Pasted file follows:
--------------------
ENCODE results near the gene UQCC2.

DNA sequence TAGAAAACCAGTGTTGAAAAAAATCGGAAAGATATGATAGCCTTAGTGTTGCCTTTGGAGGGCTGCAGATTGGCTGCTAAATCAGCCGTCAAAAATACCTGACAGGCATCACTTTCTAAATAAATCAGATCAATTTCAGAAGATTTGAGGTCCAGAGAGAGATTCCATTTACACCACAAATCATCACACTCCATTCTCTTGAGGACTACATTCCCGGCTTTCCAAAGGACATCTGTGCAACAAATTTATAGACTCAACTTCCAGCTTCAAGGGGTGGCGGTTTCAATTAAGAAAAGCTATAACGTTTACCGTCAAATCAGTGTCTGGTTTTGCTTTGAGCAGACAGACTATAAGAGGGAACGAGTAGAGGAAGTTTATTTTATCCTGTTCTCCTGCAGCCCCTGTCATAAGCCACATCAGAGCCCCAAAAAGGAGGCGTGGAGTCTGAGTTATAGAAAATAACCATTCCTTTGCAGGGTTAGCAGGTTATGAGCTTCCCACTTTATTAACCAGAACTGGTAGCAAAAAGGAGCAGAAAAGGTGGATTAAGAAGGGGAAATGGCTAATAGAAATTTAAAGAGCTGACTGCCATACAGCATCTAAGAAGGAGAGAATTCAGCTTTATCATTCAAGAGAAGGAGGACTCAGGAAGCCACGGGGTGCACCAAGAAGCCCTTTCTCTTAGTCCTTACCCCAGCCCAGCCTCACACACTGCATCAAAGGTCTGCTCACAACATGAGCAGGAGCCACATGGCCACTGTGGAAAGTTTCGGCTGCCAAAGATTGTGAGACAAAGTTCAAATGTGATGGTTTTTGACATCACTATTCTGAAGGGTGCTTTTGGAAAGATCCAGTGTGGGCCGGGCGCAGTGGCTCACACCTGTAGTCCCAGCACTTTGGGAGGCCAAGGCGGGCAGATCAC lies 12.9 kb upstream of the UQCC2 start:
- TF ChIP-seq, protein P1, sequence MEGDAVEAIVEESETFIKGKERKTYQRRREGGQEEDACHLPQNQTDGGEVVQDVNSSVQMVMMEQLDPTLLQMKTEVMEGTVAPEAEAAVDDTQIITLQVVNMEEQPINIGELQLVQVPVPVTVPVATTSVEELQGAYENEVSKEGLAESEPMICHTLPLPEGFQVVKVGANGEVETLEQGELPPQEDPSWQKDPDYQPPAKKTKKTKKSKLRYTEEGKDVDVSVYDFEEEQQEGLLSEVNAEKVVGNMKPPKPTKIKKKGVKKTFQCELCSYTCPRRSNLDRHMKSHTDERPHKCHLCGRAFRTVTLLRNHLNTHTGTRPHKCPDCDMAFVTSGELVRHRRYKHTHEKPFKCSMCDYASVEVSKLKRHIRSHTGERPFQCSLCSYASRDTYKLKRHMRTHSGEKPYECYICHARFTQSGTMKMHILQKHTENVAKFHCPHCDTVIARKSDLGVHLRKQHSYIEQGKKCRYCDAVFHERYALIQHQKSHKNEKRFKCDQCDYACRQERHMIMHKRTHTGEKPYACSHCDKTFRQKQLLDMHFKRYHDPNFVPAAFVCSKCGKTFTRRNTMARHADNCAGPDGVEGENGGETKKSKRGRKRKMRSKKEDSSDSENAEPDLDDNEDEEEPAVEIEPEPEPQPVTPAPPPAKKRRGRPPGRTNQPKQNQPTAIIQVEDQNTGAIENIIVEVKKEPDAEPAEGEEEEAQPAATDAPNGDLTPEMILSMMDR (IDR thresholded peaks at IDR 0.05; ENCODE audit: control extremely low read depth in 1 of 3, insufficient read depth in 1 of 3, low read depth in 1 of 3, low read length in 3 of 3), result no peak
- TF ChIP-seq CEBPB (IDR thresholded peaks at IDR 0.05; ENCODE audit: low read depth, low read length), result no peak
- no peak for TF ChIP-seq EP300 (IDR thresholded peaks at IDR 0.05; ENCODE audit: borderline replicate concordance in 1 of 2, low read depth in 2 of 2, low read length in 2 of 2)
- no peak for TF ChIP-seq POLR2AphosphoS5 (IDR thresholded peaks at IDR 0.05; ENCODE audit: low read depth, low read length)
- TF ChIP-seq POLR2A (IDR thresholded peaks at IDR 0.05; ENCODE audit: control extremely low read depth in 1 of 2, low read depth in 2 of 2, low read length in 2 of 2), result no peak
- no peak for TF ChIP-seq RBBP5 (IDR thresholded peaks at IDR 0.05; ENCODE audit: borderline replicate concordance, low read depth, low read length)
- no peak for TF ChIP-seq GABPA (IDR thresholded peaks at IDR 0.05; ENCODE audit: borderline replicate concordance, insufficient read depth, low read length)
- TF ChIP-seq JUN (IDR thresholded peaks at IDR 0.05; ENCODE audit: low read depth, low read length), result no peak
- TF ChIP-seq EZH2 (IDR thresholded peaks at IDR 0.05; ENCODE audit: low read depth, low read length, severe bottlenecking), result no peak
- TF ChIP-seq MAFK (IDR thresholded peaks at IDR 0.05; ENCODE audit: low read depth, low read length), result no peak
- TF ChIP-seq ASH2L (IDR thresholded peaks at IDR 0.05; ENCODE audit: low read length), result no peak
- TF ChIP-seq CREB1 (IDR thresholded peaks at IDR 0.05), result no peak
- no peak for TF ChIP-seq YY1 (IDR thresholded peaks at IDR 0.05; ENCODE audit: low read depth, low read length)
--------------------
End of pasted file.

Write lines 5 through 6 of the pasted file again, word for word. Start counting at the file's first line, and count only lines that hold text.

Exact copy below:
- no peak for TF ChIP-seq EP300 (IDR thresholded peaks at IDR 0.05; ENCODE audit: borderline replicate concordance in 1 of 2, low read depth in 2 of 2, low read length in 2 of 2)
- no peak for TF ChIP-seq POLR2AphosphoS5 (IDR thresholded peaks at IDR 0.05; ENCODE audit: low read depth, low read length)